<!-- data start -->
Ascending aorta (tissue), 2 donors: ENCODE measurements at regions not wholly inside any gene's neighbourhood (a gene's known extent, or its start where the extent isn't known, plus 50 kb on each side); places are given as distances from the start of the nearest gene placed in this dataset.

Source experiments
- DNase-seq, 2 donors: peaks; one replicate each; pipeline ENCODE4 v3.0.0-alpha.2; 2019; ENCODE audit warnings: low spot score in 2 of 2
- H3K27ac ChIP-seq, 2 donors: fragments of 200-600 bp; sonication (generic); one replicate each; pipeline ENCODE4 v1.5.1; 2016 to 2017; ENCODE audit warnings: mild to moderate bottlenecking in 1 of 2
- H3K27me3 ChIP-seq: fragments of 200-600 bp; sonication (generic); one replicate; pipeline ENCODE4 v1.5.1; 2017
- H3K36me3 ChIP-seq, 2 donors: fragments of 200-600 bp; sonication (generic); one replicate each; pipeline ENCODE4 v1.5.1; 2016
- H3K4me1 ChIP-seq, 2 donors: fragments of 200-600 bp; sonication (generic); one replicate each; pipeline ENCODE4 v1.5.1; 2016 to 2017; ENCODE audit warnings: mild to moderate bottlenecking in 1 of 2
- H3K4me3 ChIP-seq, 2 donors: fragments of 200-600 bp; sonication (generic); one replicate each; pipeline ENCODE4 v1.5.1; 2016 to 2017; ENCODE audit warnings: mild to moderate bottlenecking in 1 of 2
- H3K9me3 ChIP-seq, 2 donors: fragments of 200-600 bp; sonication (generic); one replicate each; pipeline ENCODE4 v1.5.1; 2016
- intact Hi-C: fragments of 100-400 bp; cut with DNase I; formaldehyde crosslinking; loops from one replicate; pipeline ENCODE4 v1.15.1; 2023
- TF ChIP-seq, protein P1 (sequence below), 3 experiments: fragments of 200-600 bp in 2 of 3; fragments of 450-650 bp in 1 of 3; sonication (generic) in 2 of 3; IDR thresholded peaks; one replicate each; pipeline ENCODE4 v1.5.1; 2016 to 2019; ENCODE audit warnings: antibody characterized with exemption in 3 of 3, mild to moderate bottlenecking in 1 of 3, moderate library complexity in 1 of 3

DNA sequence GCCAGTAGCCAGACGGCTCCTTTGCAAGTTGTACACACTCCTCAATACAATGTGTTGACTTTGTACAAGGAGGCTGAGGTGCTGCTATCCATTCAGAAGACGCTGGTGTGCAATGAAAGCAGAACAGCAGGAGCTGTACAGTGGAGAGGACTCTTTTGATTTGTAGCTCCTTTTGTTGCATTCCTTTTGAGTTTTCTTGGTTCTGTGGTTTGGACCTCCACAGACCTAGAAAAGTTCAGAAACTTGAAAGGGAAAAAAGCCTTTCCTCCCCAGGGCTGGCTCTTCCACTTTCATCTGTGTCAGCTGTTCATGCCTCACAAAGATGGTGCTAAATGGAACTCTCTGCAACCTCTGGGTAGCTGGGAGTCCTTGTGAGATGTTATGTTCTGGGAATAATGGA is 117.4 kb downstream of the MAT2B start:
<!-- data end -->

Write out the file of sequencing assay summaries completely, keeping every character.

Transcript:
Ascending aorta (tissue), 2 donors: ENCODE measurements at regions not wholly inside any gene's neighbourhood (a gene's known extent, or its start where the extent isn't known, plus 50 kb on each side); places are given as distances from the start of the nearest gene placed in this dataset.

Source experiments
- DNase-seq, 2 donors: peaks; one replicate each; pipeline ENCODE4 v3.0.0-alpha.2; 2019; ENCODE audit warnings: low spot score in 2 of 2
- H3K27ac ChIP-seq, 2 donors: fragments of 200-600 bp; sonication (generic); one replicate each; pipeline ENCODE4 v1.5.1; 2016 to 2017; ENCODE audit warnings: mild to moderate bottlenecking in 1 of 2
- H3K27me3 ChIP-seq: fragments of 200-600 bp; sonication (generic); one replicate; pipeline ENCODE4 v1.5.1; 2017
- H3K36me3 ChIP-seq, 2 donors: fragments of 200-600 bp; sonication (generic); one replicate each; pipeline ENCODE4 v1.5.1; 2016
- H3K4me1 ChIP-seq, 2 donors: fragments of 200-600 bp; sonication (generic); one replicate each; pipeline ENCODE4 v1.5.1; 2016 to 2017; ENCODE audit warnings: mild to moderate bottlenecking in 1 of 2
- H3K4me3 ChIP-seq, 2 donors: fragments of 200-600 bp; sonication (generic); one replicate each; pipeline ENCODE4 v1.5.1; 2016 to 2017; ENCODE audit warnings: mild to moderate bottlenecking in 1 of 2
- H3K9me3 ChIP-seq, 2 donors: fragments of 200-600 bp; sonication (generic); one replicate each; pipeline ENCODE4 v1.5.1; 2016
- intact Hi-C: fragments of 100-400 bp; cut with DNase I; formaldehyde crosslinking; loops from one replicate; pipeline ENCODE4 v1.15.1; 2023
- TF ChIP-seq, protein P1 (sequence below), 3 experiments: fragments of 200-600 bp in 2 of 3; fragments of 450-650 bp in 1 of 3; sonication (generic) in 2 of 3; IDR thresholded peaks; one replicate each; pipeline ENCODE4 v1.5.1; 2016 to 2019; ENCODE audit warnings: antibody characterized with exemption in 3 of 3, mild to moderate bottlenecking in 1 of 3, moderate library complexity in 1 of 3

DNA sequence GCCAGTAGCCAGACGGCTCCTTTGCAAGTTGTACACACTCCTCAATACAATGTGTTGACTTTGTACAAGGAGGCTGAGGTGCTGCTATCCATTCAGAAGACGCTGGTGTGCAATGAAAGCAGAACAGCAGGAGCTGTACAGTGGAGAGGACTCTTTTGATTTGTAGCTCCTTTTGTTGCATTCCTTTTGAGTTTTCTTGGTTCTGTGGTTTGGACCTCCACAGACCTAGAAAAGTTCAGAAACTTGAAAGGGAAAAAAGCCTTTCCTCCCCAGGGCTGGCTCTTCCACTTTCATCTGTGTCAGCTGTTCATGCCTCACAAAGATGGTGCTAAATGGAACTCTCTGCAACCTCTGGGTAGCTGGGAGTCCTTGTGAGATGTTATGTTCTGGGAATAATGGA is 117.4 kb downstream of the MAT2B start: